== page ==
Failure to reject (p>0.05) doesn’t mean data were sampled from a normal distribution. Another function could fit the data equally well (for instance a shifted lognormal distribution). This point follows directly from . Since our alternative hypothesis is extremely vague, the possibility of another distribution being a plausible data generation process is ignored: the typical test considers only a point null hypothesis versus “anything else”. So when we ask a very vague question, we can only get a very vague answer (there is no free lunch in inference – Rouder et al., 2016).
 Failure to reject (p>0.05) could be due to low power. This is well known but usually ignored. Here are the results of simulations to illustrate this point. The code is available on GitHub. We sample from g-and-h distributions (Yan & Genton, 2019), which let us vary asymmetry (parameter
g) and tail-thickness (parameter
h, which also affects how peaky the distribution is). We start by varying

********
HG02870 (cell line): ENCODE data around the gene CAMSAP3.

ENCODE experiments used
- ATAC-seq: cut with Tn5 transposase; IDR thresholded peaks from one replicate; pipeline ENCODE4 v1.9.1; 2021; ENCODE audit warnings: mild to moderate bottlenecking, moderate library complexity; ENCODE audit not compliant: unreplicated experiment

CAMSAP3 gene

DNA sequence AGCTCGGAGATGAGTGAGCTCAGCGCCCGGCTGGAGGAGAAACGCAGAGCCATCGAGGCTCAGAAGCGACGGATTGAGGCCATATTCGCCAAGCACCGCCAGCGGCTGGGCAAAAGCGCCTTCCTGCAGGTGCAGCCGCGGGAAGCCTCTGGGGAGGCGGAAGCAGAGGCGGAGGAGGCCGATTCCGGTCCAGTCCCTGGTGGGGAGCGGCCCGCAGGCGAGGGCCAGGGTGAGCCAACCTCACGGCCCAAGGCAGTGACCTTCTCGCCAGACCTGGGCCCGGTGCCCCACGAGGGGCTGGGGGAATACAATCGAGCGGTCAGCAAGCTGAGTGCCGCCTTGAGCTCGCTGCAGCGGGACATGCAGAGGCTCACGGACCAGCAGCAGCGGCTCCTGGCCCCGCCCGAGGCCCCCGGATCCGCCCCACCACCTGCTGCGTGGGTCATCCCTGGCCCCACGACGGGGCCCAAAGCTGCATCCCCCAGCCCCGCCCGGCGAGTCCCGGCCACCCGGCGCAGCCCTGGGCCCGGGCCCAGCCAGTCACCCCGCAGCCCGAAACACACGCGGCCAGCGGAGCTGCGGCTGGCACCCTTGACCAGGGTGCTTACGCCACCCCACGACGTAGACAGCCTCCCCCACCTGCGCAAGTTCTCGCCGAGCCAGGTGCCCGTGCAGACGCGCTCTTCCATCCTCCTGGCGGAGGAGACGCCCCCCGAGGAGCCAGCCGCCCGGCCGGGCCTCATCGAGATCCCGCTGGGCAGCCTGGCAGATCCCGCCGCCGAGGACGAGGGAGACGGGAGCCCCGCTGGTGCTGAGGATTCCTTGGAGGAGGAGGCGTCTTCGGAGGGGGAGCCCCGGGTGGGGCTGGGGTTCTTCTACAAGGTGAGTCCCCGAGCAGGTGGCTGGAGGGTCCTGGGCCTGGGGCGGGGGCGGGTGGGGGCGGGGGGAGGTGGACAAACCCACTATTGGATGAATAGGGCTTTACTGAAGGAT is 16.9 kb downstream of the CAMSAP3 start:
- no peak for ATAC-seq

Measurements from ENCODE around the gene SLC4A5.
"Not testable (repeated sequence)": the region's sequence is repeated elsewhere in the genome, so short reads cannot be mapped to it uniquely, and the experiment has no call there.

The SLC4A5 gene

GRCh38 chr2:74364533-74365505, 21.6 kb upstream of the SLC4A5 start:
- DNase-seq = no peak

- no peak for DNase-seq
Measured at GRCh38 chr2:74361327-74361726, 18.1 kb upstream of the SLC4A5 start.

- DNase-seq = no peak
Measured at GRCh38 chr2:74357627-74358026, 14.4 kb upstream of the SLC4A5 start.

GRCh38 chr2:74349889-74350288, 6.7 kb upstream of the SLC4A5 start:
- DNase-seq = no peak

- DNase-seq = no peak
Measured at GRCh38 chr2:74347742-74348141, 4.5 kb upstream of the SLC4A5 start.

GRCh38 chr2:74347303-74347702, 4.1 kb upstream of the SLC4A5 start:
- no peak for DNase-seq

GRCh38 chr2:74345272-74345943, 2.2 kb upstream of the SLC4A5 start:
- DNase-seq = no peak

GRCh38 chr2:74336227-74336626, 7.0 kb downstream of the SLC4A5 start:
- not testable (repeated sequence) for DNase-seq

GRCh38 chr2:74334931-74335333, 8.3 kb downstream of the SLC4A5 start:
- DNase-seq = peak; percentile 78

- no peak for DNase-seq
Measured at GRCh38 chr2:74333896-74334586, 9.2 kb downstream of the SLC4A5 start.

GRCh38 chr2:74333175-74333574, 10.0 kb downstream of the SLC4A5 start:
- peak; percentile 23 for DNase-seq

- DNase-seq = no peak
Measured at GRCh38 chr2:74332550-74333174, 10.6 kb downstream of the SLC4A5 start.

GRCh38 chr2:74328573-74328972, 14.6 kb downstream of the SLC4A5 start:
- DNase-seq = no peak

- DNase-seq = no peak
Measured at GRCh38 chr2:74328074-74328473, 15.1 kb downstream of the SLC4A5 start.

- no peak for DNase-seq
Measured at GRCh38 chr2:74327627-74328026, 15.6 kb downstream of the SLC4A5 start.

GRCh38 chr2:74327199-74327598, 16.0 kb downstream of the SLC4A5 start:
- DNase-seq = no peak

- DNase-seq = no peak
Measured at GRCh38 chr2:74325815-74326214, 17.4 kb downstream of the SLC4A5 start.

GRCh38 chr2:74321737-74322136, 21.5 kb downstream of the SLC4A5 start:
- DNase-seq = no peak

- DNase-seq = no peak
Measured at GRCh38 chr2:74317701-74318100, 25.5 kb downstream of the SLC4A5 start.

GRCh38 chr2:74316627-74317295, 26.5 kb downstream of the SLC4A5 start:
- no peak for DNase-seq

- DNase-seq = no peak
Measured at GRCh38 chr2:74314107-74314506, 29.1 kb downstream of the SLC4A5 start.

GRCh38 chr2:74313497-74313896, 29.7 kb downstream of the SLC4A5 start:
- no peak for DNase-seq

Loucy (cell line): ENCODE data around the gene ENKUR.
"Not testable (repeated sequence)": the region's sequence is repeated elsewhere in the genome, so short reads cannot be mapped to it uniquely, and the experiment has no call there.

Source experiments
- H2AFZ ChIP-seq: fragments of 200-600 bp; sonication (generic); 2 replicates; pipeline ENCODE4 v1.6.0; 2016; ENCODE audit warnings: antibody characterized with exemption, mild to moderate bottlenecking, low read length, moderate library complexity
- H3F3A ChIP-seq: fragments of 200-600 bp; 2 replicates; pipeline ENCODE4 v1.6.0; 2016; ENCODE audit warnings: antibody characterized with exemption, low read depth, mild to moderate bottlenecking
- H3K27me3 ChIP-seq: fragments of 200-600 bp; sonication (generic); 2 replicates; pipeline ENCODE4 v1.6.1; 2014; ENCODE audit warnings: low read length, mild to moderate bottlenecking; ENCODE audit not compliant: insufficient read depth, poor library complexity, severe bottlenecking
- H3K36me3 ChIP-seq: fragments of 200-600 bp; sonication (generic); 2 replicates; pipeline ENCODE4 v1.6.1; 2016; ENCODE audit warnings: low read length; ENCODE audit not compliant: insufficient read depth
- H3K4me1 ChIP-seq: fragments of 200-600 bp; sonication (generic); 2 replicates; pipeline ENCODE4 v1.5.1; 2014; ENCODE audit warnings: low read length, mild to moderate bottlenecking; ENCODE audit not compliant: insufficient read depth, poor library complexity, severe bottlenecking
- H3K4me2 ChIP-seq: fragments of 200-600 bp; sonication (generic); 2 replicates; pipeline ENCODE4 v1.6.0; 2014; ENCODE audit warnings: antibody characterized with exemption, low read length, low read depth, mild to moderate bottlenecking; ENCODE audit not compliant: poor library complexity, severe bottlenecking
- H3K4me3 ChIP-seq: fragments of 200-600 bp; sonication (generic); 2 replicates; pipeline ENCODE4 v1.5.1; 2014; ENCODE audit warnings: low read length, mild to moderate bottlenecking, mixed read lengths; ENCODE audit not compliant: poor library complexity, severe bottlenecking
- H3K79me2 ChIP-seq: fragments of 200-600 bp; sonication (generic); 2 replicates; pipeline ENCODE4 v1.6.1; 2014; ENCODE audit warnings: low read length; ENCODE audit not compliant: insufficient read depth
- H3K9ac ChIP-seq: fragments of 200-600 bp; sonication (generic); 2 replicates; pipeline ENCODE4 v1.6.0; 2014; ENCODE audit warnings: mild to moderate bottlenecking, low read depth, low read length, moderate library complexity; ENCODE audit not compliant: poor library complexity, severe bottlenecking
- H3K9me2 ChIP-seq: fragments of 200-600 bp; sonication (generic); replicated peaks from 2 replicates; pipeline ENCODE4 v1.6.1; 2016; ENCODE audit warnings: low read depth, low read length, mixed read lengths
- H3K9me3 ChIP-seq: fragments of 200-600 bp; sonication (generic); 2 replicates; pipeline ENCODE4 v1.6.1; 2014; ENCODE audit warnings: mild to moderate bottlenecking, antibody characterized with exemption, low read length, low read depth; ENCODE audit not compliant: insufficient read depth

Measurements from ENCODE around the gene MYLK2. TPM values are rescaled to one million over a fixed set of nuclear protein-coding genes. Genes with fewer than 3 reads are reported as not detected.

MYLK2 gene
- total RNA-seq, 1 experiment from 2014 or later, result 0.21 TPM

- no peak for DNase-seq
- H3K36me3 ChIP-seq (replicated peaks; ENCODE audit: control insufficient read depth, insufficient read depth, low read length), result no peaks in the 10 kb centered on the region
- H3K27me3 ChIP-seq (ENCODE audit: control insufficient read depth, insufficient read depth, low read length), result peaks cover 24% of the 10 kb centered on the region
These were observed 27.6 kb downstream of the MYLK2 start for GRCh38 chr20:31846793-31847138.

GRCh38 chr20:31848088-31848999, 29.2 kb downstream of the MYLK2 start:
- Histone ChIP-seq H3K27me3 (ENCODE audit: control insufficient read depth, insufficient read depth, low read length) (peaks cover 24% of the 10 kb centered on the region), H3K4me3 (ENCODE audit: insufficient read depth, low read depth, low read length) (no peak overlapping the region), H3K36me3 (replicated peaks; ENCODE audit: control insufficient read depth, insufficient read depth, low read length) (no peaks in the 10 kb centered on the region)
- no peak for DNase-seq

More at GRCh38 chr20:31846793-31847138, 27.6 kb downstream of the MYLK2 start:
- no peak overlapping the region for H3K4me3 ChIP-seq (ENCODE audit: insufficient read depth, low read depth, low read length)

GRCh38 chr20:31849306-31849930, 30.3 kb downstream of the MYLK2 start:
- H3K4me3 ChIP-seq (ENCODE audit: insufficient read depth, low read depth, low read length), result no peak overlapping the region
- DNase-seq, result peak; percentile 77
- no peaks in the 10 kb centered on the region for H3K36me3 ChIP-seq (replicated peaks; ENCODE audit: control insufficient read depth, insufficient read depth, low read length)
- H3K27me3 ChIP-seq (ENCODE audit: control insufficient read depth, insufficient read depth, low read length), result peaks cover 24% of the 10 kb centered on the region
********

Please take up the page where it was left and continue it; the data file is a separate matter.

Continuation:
g, keeping a constant
Here are results for the Shapiro-Wilk test, based on a simulation with 10,000 iterations.
The Shapiro-Wilk test has low power unless the departure from normality is pronounced, or sample sizes are large. With small departures from normality (say
g=0.2), achieving high power won’t be possible with typical sample sizes in psychology and neuroscience. For
g=0, the proportion of false positives is at the expected 5% level (false positive rate).
The Kolmogorov-Smirnov test is dramatically less powerful than the Shapiro-Wilk test (Yap & Sim, 2011).
What happens if we sample from symmetric distributions that are more prone to outliers than the normal distribution? By varying the
h parameter, keeping a constant
g=0, we can consider distributions that are progressively more kurtotic than the normal distribution.
Are the tests considered previously able to detect such deviations from normality? Here is how the Shapiro-Wilk test behaves.
And here are the catastrophic results for the Kolmogorov-Smirnov test.
 As the sample size increases, progressively smaller and smaller deviations from normality can be detected, eventually reaching absurd levels of precision, such that tiny differences of no practical relevance will be flagged. This point applies to all PNHST and again follows from : because in PNHST no alternative is considered, tests are biased against the null (Rouder et al., 2016; Wagenmakers et al., 2020). Even when p<0.05, contrasting two hypotheses could reveal that a normal distribution and a non-normal distribution are equally plausible, given our data. Also, because PNHST is not consistent, even when the null is true, 5% of tests will be positive.